THINGS WE’RE DYING TO KNOW…
Let’s start with the book’s title and your cover image. How did you choose each?
My chapbook, R, was inspired by and themed around my father, who passed away in 2004. The title especially, is our family’s last initial, which figures prominently in a namesake poem, and in other implications of naming and ownership.
What were you trying to achieve with your chapbook? Tell us about the world you were trying to create, and who lives in it.
I had written this small collection of poems about him, his illness, our bittersweet father-daughter relationship, and other memories that surface from our fractured family and growing up under his rule in Pennsylvania.
How did you order the poems in the collection? Do you have a specific method for arranging your poems or is it sort of haphazard, like you lay the pages out on the floor and see what order you pick them back up in?
There is a chronology to the poems of R. It was a small chappie collection, so I wanted to create an intimacy by first beginning with a poem that sets a tone of foreboding around my father, who was an avid huntsman and a police officer ("poem, Jane Doe"), then I followed that with an origin story poem, ("Genesis"), that sort of describes the crudeness and the alpha feel of my father’s persona that overshadowed my early years.
What do you love to find in a poem you read, or love to craft into a poem you’re writing?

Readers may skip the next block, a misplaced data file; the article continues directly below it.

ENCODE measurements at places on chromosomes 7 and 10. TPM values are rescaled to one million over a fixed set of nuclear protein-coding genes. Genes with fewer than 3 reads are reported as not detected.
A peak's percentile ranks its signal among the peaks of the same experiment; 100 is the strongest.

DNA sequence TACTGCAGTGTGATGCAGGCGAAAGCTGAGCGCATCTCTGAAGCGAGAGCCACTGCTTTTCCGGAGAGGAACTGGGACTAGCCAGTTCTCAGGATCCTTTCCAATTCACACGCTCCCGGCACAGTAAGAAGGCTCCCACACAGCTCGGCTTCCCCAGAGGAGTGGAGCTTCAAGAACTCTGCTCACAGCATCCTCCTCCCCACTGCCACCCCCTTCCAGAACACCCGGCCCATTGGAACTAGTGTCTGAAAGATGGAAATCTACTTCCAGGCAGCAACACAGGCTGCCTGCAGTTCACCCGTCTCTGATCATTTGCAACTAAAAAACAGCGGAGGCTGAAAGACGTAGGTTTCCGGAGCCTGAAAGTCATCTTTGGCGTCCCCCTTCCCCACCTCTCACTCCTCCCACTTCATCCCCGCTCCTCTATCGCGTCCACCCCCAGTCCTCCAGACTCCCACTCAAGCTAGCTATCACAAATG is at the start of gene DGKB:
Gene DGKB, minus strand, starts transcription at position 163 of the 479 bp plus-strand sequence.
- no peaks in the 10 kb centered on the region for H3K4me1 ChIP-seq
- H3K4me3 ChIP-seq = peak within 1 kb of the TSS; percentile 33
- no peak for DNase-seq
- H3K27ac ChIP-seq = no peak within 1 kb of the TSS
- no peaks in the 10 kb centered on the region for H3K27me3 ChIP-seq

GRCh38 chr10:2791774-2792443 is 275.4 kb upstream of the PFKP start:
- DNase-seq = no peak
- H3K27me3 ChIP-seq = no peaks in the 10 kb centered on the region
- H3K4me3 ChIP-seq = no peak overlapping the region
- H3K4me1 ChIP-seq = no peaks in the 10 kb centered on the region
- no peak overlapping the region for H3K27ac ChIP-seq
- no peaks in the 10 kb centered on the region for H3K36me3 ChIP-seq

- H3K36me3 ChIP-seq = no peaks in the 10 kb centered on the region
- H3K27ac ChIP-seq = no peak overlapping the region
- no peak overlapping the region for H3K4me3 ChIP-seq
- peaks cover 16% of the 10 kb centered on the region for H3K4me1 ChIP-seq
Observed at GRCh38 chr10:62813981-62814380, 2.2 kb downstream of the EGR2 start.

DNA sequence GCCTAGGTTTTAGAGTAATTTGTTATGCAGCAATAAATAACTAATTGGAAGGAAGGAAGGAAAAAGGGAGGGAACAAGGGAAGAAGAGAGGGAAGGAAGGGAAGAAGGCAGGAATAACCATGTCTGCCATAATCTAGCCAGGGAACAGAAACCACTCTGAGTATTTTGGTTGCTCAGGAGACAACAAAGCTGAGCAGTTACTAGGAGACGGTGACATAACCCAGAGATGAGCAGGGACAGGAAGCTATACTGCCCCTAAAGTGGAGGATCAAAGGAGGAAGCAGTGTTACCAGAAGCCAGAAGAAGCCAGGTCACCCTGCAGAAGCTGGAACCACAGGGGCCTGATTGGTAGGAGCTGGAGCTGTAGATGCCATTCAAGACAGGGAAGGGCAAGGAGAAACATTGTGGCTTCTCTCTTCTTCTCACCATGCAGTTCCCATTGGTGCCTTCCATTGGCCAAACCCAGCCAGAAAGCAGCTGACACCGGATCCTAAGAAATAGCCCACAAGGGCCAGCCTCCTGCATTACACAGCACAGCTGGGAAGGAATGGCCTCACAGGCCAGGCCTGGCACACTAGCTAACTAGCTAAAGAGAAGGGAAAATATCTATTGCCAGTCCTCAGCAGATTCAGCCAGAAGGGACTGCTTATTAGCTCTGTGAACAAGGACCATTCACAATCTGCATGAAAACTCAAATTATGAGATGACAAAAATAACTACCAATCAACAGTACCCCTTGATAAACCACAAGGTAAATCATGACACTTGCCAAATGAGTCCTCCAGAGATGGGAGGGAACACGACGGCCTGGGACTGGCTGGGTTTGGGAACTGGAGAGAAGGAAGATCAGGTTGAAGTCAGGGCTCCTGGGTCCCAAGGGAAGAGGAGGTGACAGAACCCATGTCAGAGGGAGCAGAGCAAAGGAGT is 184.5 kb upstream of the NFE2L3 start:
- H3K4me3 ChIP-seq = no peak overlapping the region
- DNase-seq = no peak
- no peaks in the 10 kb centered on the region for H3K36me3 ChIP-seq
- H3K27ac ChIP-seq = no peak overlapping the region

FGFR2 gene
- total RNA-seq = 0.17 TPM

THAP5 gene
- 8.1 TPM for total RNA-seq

It’s really important for me, when writing my poetry, to drill down on moments where I see truth and or saw deeply into a scenario, a heart, a person. Many of my poems are affirmations or re-affirmations of my own sense of sacredness and belief about something. It is my truest self saying what I know or have discovered or had grieved over. It's not always public opinion. It is not always what others want to hear. It isn't always comfortable.
Can you share an excerpt from your book? And tell us why you chose this poem for us to read – did it galvanize the writing of the rest of the collection? Is it your book’s heart? Is it the first or last poem you wrote for the book?
This is a poem that looks at what I might do if I were my father’s mortician. In that final viewing, what did I see in him? What could I divine if I were the one applying his burial make up? How will I pose his body, his hands? What do I take away from this intimacy between him and myself? It is a difficult way to memorialize a man I loved.
The Mortician Considers
I might paint you in voodoo
a sugar skull groom
with his lipless grimace
do a smoky eye
á la kohl
apple of yours
was never mine
and your fists kissed
while they rest now
father death wish
in a peaceful fold
but I just might
pose them calloused
at my mother’s throat
your legacy open-faced
a necklace of cremains
decorum in memoriam
charms for my chain
(published in Kettle Blue Review, Spring 2016)
For you, what is it to be a poet? What scares you most about being a writer? Gives you the most pleasure?